When you consider what teeth go through, it's amazing how well they hold up. In a warm, moist environment they undergo a barrage of forces. Bacterial toxins wash over them while acidic foods and drinks flood their mineralized surface. So should teeth wear out and eventually be removed? Or can you expect them to last a lifetime?
Excitement abounds when kids lose their first tooth. A series of fly-ins from the tooth fairy result in a little extra spending money and lifetime memories. The visits start to wind down by age 12 when most of the adult teeth have emerged. Wisdom teeth may even move into place a few years later, although many teenagers benefit from having these third molars removed.
A focus on prevention has helped more people keep their teeth throughout their lives than ever before. In 1960, nearly half of adults between the ages of 65-74 had lost all of their teeth. In 2012, the number of people experiencing complete tooth loss had plummeted to just over 13%. This equates to millions of additional lives that benefit from natural chewing with their own teeth.
While general dental health has improved in the U.S. population, many people struggle to maintain their teeth. The Center for Disease Control released a retrospective study in 2012 that highlighted these facts:
Education, access to care, and improved treatment options have reduced the number of people afflicted with dental problems. Yet too many people continue to suffer from cavities and gum disease. In fact, tooth decay ranks as the most prevalent childhood disease in the U.S. Cavities result from harmful oral bacteria usually passed from mother to child. Without preventive intervention, the destructive process marches into the new adult teeth during the teen years.
Gum disease is another bacterial affliction that dramatically increases the risk of tooth loss over time. About 30% of the population battle gum disease, and it's the number one reason adults lose their teeth. Just one missing tooth can disrupt the complex function of chewing, stress the remaining teeth, and lead to more fractured or missing teeth.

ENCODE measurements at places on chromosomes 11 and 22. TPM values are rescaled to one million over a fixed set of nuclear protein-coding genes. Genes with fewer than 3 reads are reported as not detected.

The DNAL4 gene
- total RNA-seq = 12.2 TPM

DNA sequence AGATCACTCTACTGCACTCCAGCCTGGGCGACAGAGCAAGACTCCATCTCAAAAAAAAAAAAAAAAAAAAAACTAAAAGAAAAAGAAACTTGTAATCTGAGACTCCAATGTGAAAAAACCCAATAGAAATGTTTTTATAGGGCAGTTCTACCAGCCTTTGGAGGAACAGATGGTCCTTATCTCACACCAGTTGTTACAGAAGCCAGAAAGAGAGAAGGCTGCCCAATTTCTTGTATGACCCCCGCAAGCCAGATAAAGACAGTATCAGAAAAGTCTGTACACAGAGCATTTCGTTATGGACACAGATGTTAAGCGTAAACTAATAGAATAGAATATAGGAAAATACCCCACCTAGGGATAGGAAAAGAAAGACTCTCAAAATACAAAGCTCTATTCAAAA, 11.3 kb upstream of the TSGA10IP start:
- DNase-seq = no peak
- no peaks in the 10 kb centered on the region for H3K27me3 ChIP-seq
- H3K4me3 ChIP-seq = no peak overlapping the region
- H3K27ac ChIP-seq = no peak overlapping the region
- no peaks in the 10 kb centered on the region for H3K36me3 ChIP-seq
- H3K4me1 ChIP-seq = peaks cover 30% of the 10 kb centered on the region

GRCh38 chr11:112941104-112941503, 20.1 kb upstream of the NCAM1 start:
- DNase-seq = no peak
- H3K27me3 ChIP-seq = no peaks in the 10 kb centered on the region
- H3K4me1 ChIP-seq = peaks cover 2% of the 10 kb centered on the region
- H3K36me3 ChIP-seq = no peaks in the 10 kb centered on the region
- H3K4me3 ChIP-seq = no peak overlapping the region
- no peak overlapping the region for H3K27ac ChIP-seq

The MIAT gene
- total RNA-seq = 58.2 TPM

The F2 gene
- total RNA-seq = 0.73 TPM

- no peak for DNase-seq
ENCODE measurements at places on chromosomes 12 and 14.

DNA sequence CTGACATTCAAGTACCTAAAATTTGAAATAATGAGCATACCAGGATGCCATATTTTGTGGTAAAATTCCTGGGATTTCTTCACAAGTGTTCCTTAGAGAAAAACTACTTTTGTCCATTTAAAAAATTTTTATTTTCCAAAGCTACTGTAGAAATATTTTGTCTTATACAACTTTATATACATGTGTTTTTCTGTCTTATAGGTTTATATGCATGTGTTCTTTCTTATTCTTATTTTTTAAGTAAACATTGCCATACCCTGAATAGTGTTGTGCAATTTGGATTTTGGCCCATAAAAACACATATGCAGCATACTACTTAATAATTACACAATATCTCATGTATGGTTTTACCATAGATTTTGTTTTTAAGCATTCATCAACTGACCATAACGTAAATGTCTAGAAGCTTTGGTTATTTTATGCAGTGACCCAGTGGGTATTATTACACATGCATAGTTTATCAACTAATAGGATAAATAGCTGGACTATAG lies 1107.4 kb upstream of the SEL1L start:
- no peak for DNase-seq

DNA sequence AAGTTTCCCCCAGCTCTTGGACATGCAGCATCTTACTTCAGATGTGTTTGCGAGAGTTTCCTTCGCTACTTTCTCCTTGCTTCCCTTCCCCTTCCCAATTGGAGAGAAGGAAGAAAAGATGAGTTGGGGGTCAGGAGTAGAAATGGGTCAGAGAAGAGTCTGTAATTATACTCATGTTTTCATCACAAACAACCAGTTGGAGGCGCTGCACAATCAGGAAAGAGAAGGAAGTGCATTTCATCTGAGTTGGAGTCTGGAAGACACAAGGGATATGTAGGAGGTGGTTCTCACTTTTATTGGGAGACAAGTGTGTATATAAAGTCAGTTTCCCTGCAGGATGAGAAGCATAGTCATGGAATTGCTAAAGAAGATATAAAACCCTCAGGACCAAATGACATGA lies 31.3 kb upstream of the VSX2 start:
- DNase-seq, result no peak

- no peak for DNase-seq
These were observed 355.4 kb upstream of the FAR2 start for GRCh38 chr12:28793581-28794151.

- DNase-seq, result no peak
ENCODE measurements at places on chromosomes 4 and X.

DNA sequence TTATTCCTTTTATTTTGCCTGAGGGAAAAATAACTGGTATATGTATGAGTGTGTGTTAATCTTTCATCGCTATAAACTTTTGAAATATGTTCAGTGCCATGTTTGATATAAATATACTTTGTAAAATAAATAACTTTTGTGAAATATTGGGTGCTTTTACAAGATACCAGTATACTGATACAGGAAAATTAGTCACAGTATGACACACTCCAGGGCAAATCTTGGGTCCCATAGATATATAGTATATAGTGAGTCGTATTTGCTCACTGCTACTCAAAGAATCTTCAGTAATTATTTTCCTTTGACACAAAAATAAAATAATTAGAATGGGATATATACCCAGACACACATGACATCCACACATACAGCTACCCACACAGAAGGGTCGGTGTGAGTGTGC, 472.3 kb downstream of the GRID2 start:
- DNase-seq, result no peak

Widespread public health measures have helped improve general dental health across the country, although not always without controversy. Water fluoridation, professionally sealing grooves in molars, and school outreach programs make up part of the preventive formula. But there's no substitute for individuals who emphasize their own wellness. Consistent oral hygiene habits and a periodic routine with a dental team lead to results that are hard to beat.
While everyone knows they should brush and floss, a personalized strategy that weighs your history, health, age, and budget leads to the most effective results. Some of the options that we may blend to create an individual's plan include:
Many patients want to keep their teeth through every stage of life, but they're not sure how to accurately control the complex biology that frequently leads to dental disease. Short and long-term care plans consider many critical factors, from saliva volume and pH to general health and medications.
Age-related changes are inevitable, but tooth loss doesn't have to be part of the process. At our practice, we help patients maintain their teeth for a lifetime of wellness. A personalized strategy for dental health can be created with ongoing monitoring and coaching by our team. Enjoy years of comfortable chewing, a brilliant smile, and the confidence that comes with it!